How to plant zucchini

Zucchini is the popular name given to some varieties or cultivars of pumpkins whose fruits are harvested and consumed when they are still immature. The vast majority of these varieties are of the species Cucurbita pepo , but there are exceptions. Almost all cultivars of zucchini form clumps that do not spread much.

Zucchinis can be classified as follows:

Zucchini-Italians or Zuchinni – C. pepo – is the most common and most cultivated group of cultivars, whose fruits are cylindrical and do not widen or widen slightly towards the end.

Cocozelle – C. pepo – presents long cylindrical fruits that widen at the end forming a bulb.

Crookneck – C. pepo – presents curved cylindrical fruits, with widening towards the end. They usually have a wrinkled appearance, although it can also be smooth.

Straightneck – C. pepo – presents cylindrical fruits without pronounced curvature, with enlargement towards the end. It may present an external appearance that can range from wrinkled to smooth.

Patty pan or scallop – C. pepo – presents flat or disk-shaped fruits, often with ripples or projections on the side surface.

Round zucchiniC. pepo – presents rounded fruits.

Tromboncino or zucchetta – C. moschata – a variety that produces long curved fruits with a bulbous end. This zucchini has a crawling habit, does not form clump.

Zucchini-round-dark or Zapallito – C. maximum – presents dark green round fruits.


Zucchini grows best in hot weather, with the ideal average temperature for cultivation being 18 ° C to 27 ° C. The recommended minimum temperature for planting is 15 ° C, as the plant does not support frost and low temperatures.


It should preferably be grown in sunny places, but it can be grown in partial shade, as long as there is a high light.


Cultivate in well-drained, fertile soil, rich in organic matter, with a pH between 5.5 and 6.8.


Irrigate in order to keep the soil always moist, without being soaked.


Sow the zucchini seeds at the final location in the garden, placing 2 or 3 seeds per hole at about 2 cm deep, following the spacing recommendation for the cultivar used (usually 0.9 mx 0.9 m to 1 mx 1 ,5 m).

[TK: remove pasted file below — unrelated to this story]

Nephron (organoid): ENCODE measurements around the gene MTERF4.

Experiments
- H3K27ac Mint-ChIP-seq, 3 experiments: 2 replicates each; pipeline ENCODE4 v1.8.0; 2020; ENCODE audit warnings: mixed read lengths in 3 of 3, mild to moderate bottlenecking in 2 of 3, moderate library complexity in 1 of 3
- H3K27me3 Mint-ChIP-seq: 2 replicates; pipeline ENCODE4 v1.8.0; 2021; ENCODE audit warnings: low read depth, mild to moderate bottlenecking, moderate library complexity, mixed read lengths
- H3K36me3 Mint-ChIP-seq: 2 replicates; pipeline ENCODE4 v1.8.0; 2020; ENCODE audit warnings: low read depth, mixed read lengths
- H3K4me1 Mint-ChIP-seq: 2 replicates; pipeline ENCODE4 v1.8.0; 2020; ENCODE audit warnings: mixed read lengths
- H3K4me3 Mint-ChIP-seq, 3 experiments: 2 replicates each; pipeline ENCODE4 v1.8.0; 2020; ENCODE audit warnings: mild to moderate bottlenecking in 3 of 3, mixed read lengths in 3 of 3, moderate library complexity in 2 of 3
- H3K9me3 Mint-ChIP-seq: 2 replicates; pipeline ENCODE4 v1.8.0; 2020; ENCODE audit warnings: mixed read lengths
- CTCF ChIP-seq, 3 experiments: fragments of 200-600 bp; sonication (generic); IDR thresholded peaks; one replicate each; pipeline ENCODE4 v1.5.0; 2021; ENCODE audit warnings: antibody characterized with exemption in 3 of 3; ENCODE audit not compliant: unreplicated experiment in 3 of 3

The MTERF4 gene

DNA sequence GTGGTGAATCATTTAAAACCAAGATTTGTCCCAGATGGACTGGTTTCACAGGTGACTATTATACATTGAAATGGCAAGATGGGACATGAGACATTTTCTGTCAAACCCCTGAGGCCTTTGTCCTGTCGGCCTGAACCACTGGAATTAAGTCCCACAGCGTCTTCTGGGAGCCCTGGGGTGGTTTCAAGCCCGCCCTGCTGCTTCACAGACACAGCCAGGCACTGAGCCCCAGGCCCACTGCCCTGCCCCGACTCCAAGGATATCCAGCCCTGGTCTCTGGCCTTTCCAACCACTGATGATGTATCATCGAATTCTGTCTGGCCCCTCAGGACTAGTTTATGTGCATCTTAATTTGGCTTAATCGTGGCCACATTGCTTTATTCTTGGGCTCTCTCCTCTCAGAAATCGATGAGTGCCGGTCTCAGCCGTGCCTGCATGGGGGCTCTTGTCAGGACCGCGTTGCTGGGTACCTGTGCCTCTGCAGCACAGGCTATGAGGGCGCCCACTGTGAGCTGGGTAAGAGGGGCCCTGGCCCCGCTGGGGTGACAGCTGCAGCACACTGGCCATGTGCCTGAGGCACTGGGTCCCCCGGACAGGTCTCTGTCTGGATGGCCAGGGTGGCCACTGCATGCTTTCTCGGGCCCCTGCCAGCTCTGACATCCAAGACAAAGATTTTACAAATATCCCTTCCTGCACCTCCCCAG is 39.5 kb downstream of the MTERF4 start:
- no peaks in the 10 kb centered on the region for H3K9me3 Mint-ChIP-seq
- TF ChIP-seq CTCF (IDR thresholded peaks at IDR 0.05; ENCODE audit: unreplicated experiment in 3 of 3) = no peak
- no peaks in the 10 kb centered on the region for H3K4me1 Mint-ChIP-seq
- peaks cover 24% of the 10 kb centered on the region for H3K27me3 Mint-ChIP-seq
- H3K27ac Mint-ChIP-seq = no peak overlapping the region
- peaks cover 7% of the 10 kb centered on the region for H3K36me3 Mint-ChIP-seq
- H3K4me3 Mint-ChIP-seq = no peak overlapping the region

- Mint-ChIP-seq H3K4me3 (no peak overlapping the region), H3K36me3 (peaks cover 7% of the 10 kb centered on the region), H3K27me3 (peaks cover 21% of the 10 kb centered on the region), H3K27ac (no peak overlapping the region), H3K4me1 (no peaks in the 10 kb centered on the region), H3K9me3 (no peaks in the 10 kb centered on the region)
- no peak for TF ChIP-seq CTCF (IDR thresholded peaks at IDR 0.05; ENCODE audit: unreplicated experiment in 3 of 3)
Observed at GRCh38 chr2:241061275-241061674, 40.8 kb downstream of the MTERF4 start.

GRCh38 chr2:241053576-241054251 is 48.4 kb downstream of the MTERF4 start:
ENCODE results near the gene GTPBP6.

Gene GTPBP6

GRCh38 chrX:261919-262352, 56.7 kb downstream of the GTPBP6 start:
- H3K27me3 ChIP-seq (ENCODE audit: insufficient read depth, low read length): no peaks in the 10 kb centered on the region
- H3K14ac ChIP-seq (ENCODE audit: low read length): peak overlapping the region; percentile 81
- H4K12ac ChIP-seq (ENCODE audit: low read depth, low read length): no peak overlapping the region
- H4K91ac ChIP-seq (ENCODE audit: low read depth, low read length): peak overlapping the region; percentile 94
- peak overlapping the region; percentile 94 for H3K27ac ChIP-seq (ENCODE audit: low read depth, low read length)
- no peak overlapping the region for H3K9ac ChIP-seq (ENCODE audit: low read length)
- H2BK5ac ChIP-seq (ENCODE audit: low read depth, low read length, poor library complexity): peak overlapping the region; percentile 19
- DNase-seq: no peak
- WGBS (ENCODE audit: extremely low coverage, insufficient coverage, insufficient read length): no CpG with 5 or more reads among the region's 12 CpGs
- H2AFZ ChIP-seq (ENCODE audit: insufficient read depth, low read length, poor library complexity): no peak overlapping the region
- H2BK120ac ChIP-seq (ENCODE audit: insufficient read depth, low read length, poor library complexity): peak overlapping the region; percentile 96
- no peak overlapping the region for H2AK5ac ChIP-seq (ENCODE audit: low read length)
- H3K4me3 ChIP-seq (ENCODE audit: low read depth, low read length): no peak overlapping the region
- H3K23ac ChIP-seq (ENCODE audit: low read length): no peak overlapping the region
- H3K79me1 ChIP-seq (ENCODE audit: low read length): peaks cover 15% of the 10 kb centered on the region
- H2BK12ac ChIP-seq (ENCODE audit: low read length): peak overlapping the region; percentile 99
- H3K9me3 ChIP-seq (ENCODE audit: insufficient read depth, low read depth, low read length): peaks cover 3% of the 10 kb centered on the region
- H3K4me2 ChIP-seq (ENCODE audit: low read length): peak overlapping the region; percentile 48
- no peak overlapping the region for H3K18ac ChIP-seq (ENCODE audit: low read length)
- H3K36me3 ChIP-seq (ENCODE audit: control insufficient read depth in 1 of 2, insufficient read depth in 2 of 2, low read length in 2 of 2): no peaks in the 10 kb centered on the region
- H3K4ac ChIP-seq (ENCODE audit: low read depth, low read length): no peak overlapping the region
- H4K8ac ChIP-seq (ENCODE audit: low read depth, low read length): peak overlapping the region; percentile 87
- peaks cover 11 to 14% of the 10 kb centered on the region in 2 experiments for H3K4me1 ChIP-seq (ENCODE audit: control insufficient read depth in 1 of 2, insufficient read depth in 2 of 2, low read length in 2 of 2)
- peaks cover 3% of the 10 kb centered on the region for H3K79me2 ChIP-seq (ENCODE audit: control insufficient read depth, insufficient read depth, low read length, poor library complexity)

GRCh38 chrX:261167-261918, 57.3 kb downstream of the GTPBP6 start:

The seeds can also be sown, for example, in large sows, in small pots, plastic bags suitable for seedlings or cups 10 cm high and 5 cm in diameter made with newsprint or other material. The transplant of zucchini seedlings to the garden can be done when the seedlings have at least three definitive leaves.

Some zucchini cultivars can grow well in large pots.


Like other cucurbits, the pumpkins are monoeceae, that is, they are plants that have separate male and female flowers, although each plant has both types of flowers. Male flowers produce pollen and do not form fruit. Female flowers have a lower ovary that resembles a tiny zucchini and it develops in the fruit when the flower is pollinated.

The presence of pollinating insects, mainly bees, is necessary for the pollination of flowers and the formation of fruits. If there are no bees and there is no fruit formation, pollinate the flowers manually with the help of a small brush with soft bristles, transferring pollen from male flowers to female flowers. Another alternative is to pick some male flowers and lightly rub the pollen-laden anthers of these flowers on the stigma of female flowers.

When flowering begins, only male flowers appear. The female flowers begin to appear well afterwards (from two weeks to a month or more). High temperatures and long days increase the proportion of male flowers, which however are always more numerous than female flowers. The flowers open only for a few hours in the early morning.


Harvesting zucchini can begin 45 to 80 days after planting, depending on the cultivar and cultivation conditions. Harvest the zucchini when well developed, but still immature (the appropriate size for the harvest varies with the cultivar).

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